No one is perfect, and frankly we are all wrong – a lot more than most of us would like to admit. The key is recognizing you are wrong and handling it in a constructive way that can actually help things moving along; after the initial backlash that usually occurs after being wrong of course. This is easier said than done however. So how does one constructively handled being wrong?
If you are wrong and realize it in time, change. Forget about pride and consider what the after effects of being wrong could be. Swallowing your pride could be a small price to pay. Of course, most often we do not realize we are wrong before it is too late. In that case, get to work determining how to rectify the situation, get things moving in the right direction, and do damage control if necessary.
Listen to Others
Not every other person who offers their advice of course. Part of the trick here is learning to discern who knows what they are talking about, and who does not. Some things to look for include experience, age, and motivation. Those that have traveled the road before you, whether in your business or in life in general, will be able to help you figure out your way around the obstacles. What is equally as important is why they are offering advice. They can seem sincere even when they have sinister motives. Avoid paranoia, but aware of who are listening to as well. Use the age old advice of “consider the source.”
Surround Yourself with Professionals
This is similar to the last tip, but a little more refined. Surround yourself with others that know what you don’t know, but continue to learn yourself so that they cannot pull one over on you. For example, if you are not good with numbers hire a trusted bookkeeper. At the same time, continue to learn as much as you can about the financial side of things so that you can recognize if something is wrong. Listen to what they have to say about budgeting and expenses. If have not done this in the past and now recognize that you should have, there is never any time like the present.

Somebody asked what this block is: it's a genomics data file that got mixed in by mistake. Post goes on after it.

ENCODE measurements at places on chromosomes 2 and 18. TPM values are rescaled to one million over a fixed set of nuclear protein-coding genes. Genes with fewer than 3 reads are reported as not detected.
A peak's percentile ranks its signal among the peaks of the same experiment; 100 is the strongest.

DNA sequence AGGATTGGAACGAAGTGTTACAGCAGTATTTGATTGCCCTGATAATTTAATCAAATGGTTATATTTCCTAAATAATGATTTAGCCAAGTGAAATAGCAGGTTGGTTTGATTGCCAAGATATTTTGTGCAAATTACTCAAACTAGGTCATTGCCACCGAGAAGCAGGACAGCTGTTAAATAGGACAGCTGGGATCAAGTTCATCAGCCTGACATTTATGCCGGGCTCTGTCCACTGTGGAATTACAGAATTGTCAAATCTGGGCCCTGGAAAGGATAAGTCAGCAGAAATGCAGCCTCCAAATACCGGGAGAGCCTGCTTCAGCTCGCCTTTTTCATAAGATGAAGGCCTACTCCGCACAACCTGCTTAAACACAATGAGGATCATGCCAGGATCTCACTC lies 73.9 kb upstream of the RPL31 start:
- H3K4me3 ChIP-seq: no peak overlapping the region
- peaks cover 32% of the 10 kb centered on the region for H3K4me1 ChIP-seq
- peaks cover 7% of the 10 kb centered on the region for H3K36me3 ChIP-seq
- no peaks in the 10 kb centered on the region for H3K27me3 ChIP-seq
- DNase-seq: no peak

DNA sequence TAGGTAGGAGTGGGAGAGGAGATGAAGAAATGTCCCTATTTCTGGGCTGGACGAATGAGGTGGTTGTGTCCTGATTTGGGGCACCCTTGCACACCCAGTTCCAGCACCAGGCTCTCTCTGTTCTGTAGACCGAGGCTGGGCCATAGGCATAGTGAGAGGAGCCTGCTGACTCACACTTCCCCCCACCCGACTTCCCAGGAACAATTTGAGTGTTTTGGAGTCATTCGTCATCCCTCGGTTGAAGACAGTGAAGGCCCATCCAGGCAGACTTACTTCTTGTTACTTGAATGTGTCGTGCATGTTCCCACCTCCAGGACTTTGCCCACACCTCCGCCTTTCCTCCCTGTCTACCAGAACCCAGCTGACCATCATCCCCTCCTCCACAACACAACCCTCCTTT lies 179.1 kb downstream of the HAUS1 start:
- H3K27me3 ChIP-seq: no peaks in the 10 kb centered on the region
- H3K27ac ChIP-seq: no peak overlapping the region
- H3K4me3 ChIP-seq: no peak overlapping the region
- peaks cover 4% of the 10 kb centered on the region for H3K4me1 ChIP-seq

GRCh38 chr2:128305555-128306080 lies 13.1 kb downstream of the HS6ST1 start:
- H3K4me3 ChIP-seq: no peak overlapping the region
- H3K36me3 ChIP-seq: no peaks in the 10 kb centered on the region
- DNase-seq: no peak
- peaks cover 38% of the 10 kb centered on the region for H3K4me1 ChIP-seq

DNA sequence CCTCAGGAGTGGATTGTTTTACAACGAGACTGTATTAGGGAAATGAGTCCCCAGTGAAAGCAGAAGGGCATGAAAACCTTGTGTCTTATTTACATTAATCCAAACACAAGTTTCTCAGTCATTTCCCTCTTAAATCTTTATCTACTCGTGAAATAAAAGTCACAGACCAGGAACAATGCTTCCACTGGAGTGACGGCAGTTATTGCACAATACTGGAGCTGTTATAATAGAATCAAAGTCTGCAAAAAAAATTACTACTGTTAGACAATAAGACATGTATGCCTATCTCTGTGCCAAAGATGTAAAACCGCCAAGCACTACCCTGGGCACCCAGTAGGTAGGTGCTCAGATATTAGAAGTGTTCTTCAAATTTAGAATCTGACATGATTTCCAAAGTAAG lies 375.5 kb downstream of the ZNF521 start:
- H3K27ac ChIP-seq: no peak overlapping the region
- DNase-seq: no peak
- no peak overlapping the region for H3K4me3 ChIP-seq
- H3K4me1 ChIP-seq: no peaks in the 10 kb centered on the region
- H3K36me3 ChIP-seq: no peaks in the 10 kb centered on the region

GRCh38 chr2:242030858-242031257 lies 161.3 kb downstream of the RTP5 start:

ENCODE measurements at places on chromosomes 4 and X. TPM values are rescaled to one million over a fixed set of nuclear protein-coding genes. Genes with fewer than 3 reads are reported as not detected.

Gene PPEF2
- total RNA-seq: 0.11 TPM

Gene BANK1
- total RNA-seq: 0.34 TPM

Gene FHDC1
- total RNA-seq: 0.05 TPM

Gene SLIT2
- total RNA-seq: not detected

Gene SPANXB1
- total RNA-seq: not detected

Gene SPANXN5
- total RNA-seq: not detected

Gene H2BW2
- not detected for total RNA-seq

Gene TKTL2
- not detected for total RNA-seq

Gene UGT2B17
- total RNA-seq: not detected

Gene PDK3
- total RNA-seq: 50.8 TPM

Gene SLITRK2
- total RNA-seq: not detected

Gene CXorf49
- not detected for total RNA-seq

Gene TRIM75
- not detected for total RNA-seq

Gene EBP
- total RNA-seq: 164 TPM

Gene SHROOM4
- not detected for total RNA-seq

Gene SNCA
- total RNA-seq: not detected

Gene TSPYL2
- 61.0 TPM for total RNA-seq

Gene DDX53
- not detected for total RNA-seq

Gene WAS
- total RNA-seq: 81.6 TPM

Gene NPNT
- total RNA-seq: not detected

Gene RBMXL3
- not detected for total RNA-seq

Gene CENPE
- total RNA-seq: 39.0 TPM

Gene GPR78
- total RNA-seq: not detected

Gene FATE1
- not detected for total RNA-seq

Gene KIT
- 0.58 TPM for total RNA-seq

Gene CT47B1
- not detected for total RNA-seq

Listen to Your Lender
If you make a mistake and run out of money, do not try to fix it yourself. Listen to your lender in regards to what type of financing could help the best. You may need an equipment loan, a new small business loan, or a business line of credit. Whatever type of small business financing they recommend, based on your situation, will likely be the best option for you. This is especially true if you have developed a relationship with your lender and they know your situation well.
Everyone is wrong sometimes. The important thing is how you right the wrong, and that you learn from the experience.
This article was submitted by Faith Stewart. Faith Stewart has a BBA with a major in accounting and spent 10 years working in the various aspects of accounting and finance before pursuing her passion for writing.